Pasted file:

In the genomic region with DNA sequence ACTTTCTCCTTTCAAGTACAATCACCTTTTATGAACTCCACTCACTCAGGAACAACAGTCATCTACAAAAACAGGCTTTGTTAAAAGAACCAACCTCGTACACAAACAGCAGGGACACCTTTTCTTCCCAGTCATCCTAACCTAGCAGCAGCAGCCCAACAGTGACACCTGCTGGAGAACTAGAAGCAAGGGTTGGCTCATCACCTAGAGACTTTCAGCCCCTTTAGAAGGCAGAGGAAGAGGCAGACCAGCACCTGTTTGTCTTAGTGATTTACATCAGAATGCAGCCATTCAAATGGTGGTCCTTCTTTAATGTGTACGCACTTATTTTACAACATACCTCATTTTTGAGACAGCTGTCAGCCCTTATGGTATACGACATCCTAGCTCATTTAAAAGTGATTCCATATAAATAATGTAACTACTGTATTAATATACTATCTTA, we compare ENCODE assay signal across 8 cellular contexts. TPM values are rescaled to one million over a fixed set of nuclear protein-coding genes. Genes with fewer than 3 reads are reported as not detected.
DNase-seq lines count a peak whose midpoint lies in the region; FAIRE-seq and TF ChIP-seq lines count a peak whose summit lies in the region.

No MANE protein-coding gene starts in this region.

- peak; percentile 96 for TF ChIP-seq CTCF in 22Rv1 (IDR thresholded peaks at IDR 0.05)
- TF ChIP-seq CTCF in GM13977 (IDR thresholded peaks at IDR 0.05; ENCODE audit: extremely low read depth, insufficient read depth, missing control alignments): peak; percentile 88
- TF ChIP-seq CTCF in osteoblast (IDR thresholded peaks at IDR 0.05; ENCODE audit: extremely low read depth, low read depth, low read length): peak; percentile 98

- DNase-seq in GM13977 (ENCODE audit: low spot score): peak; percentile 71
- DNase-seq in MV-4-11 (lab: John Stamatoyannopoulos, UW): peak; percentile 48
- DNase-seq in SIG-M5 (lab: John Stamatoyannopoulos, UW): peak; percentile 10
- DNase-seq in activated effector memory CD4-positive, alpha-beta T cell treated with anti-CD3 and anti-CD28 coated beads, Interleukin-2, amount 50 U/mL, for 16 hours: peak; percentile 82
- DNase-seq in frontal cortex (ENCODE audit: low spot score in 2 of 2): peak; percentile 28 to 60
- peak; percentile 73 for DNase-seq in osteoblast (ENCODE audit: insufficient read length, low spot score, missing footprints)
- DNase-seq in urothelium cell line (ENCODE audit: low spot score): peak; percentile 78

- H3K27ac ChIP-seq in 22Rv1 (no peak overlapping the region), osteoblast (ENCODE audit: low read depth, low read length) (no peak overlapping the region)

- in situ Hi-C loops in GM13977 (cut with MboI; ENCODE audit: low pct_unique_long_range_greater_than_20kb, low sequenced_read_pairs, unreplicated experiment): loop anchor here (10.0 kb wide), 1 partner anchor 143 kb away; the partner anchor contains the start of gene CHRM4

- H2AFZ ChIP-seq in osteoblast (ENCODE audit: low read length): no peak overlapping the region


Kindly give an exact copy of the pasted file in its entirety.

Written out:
In the genomic region with DNA sequence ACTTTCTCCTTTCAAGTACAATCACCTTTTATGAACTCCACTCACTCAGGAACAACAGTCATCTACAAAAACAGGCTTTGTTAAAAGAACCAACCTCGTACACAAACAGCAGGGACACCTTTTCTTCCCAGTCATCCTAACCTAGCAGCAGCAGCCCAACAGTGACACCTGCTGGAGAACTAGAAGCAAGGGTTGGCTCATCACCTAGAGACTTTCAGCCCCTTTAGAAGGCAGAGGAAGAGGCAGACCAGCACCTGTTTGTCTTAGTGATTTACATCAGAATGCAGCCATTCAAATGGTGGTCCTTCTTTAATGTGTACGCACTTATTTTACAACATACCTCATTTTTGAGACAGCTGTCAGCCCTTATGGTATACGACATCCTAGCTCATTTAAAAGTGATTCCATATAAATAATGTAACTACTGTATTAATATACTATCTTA, we compare ENCODE assay signal across 8 cellular contexts. TPM values are rescaled to one million over a fixed set of nuclear protein-coding genes. Genes with fewer than 3 reads are reported as not detected.
DNase-seq lines count a peak whose midpoint lies in the region; FAIRE-seq and TF ChIP-seq lines count a peak whose summit lies in the region.

No MANE protein-coding gene starts in this region.

- peak; percentile 96 for TF ChIP-seq CTCF in 22Rv1 (IDR thresholded peaks at IDR 0.05)
- TF ChIP-seq CTCF in GM13977 (IDR thresholded peaks at IDR 0.05; ENCODE audit: extremely low read depth, insufficient read depth, missing control alignments): peak; percentile 88
- TF ChIP-seq CTCF in osteoblast (IDR thresholded peaks at IDR 0.05; ENCODE audit: extremely low read depth, low read depth, low read length): peak; percentile 98

- DNase-seq in GM13977 (ENCODE audit: low spot score): peak; percentile 71
- DNase-seq in MV-4-11 (lab: John Stamatoyannopoulos, UW): peak; percentile 48
- DNase-seq in SIG-M5 (lab: John Stamatoyannopoulos, UW): peak; percentile 10
- DNase-seq in activated effector memory CD4-positive, alpha-beta T cell treated with anti-CD3 and anti-CD28 coated beads, Interleukin-2, amount 50 U/mL, for 16 hours: peak; percentile 82
- DNase-seq in frontal cortex (ENCODE audit: low spot score in 2 of 2): peak; percentile 28 to 60
- peak; percentile 73 for DNase-seq in osteoblast (ENCODE audit: insufficient read length, low spot score, missing footprints)
- DNase-seq in urothelium cell line (ENCODE audit: low spot score): peak; percentile 78

- H3K27ac ChIP-seq in 22Rv1 (no peak overlapping the region), osteoblast (ENCODE audit: low read depth, low read length) (no peak overlapping the region)

- in situ Hi-C loops in GM13977 (cut with MboI; ENCODE audit: low pct_unique_long_range_greater_than_20kb, low sequenced_read_pairs, unreplicated experiment): loop anchor here (10.0 kb wide), 1 partner anchor 143 kb away; the partner anchor contains the start of gene CHRM4

- H2AFZ ChIP-seq in osteoblast (ENCODE audit: low read length): no peak overlapping the region